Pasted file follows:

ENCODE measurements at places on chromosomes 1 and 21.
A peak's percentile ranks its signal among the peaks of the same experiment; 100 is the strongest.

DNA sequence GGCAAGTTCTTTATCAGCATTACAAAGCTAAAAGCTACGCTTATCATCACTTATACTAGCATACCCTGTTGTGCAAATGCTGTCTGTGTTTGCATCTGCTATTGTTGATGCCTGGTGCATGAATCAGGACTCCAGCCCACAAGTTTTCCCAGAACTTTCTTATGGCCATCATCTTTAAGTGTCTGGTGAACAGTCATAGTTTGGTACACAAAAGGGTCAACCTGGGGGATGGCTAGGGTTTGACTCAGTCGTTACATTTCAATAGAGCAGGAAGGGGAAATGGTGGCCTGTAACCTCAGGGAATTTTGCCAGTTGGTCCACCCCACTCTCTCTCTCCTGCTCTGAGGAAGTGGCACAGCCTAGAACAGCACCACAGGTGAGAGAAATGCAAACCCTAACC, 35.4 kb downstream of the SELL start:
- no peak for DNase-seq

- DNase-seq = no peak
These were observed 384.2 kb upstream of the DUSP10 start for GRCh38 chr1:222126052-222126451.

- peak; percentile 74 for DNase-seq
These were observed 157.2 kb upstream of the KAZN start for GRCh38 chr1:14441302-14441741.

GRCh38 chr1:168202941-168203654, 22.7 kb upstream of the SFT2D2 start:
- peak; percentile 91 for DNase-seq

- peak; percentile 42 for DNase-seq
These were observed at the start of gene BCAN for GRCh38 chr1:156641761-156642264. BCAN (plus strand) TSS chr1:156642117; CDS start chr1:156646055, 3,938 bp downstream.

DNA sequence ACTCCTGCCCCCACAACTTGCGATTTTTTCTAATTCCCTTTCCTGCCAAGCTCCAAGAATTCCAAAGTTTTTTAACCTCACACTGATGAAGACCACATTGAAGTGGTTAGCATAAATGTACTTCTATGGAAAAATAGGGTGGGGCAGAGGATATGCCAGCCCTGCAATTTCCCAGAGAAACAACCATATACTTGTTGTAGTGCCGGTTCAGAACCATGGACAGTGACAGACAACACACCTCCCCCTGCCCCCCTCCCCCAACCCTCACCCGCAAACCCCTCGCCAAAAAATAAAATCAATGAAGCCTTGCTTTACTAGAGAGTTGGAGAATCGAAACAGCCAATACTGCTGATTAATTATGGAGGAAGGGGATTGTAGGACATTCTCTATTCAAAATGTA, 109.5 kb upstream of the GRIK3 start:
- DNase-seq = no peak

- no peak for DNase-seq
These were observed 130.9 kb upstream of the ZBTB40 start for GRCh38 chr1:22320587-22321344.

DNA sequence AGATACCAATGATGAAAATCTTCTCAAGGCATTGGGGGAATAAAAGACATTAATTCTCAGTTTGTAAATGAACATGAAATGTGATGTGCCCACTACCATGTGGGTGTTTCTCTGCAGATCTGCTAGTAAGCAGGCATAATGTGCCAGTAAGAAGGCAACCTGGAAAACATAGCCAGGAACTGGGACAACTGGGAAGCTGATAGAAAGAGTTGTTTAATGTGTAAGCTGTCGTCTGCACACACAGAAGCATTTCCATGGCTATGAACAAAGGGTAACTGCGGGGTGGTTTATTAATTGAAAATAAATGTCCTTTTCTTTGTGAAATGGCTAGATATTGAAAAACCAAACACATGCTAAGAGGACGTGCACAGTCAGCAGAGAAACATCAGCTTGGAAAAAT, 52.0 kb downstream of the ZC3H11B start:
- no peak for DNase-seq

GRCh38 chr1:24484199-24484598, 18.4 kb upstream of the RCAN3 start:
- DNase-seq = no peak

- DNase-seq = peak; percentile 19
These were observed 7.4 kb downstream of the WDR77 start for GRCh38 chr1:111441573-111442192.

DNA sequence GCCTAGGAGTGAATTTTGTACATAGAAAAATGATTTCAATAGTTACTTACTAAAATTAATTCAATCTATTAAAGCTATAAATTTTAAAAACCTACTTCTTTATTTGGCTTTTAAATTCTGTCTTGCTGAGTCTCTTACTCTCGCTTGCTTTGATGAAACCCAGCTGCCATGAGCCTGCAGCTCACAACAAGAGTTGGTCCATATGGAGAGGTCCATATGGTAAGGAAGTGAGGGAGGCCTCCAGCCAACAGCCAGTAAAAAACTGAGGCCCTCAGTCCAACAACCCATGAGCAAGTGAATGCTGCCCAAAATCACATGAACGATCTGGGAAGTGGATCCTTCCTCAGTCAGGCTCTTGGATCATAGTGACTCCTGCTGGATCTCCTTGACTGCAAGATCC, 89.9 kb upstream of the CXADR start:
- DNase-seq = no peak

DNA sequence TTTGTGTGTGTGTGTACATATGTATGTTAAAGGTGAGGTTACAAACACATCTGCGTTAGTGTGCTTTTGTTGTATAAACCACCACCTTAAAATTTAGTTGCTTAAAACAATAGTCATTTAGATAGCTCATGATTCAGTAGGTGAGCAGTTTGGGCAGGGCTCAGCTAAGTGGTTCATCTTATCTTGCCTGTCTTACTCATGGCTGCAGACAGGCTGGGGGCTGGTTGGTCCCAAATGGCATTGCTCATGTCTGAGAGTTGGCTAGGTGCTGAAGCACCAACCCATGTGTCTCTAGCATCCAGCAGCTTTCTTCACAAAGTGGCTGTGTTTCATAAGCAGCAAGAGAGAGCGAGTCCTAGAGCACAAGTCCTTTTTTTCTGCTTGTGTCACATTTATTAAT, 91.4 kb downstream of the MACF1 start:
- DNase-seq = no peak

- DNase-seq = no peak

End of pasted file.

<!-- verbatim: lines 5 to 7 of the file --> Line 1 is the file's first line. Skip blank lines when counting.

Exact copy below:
- DNase-seq = no peak
These were observed 384.2 kb upstream of the DUSP10 start for GRCh38 chr1:222126052-222126451.

- peak; percentile 74 for DNase-seq